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Back-to-work protocol updated in wake of decision to delay wide-scale office return

Based on advice from NPHET, the Government has decided against scrapping the work-from-home advice.

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File photo
Image: SAM BOAL; Sam Boal

Updated Oct 22nd 2021, 3:45 PM

THE GOVERNMENT HAS updated the Work Safely Protocol to take into account changes to its reopening plan unveiled this week.

In August, it was announced that from today — 22 October — the advice for people to ‘work from home, where possible’ would be removed from the Government’s Work Safely Protocol, allowing for a more substantial return to offices.

But based on advice from the National Public Health Emergency Team (NPHET) about the current public health situation, Tánaiste Leo Varadkar announced on Tuesday that the remote working guidance would remain in place.

Since late September, workers have, however, been able to return to the workplaces for “specific business requirements” on a “phased and staggered basis”.

This can continue under the new guidance.

Employers are still required to maintain the five main prevention and control measures. 

“That’s the isolation of symptomatic people; face coverings; ventilation; maintaining social distancing, where appropriate; and covering coughs and sneezes and keeping hands clean,” Karen Killalea, partner and head of the employment team at law firm Maples and Calder, told The Journal.

According to the revised document, “a cautious and careful return to workplaces” should take into account:

  • appropriate attendance levels, cognisant of public health guidance as reflected in the Work Safely Protocol and associated checklists;
  • the use of staggered arrangements, such as non-fulltime attendance and flexible working hours, and
  • that attendance is for specific business requirements. 

Each workplace will still be required to nominate a lead worker representative “to work with the employer to prevent the spread of Covid-19 in the workplace”, according to the document.

The revised Protocol can be read here.

Full-scale return

The Government’s decision to keep the work from home advice in place after today means that many employers will have to delay plans to return to the office, likely until “next spring”, Varadkar said.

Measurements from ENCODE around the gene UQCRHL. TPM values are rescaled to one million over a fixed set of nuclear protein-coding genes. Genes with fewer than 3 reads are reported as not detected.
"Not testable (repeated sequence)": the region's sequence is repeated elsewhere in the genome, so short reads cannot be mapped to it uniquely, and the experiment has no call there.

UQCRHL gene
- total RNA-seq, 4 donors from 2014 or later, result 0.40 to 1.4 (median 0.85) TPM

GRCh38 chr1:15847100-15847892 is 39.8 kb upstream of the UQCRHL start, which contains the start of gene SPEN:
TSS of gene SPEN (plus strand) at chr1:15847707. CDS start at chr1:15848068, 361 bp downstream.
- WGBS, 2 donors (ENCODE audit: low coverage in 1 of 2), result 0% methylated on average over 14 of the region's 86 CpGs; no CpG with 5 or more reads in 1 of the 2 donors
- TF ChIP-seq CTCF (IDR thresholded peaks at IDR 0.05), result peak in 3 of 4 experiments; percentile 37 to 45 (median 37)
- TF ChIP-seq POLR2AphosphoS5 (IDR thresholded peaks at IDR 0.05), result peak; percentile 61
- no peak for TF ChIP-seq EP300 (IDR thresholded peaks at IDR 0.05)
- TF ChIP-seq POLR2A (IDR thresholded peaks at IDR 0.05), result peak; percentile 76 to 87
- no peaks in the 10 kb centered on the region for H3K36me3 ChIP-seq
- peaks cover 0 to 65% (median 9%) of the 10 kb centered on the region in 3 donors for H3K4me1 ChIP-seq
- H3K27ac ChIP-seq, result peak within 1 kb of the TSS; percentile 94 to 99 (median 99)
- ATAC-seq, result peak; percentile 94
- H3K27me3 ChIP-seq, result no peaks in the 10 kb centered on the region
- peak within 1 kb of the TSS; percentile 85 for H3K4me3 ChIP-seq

Speaking to The Journal before the revised document was published, Killalea said that very few employers and workers would have been banking on a full-scale return to the office starting today.
Consequently, she said the Government’s change of plan is unlikely to have “a very dramatic impact in the short term”.
But having spoken to several employers, Killalea said the “specific business requirements” condition is the key element of the guidance that is “confusing and frustrating” some.

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On Tuesday, Varadkar said, “Essentially, what we’re saying is that a staggered return to workplaces and the office is possible. So people can go back to the office for a specific business purpose — a meeting or training, for example, or inductions.”

Despite the Tánaiste’s examples — which were “helpful”, Killalea said — employers will want “clarification around what exactly is envisaged by ‘specific business purposes”.

Does that actually mean they need to continue with only ad hoc attendance at the office or is an employer within their rights to say, ‘Actually, I need this team back —not for a particular project or for a particular meeting or for a training schedule — I just need them back because I feel we need, after a year and a half of working from home, for everybody to be working together and collaborating.’ 

Amid a rise in Covid infections in recent weeks, trade unions and employer group IBEC welcomed the Government’s decision.

“Continuing with the staggered and phased return to the office is the right decision given current levels of transmission and hospitalisation, and the strain our healthcare workforce is under after 20 months of incessant demand on them,” said Patricia King, General Secretary of the Irish Congress of Trade Unions.

“This seems the most sensible approach to adopt with rising numbers of Covid in the community,” a spokesperson for the Financial Services Union told The Journal.

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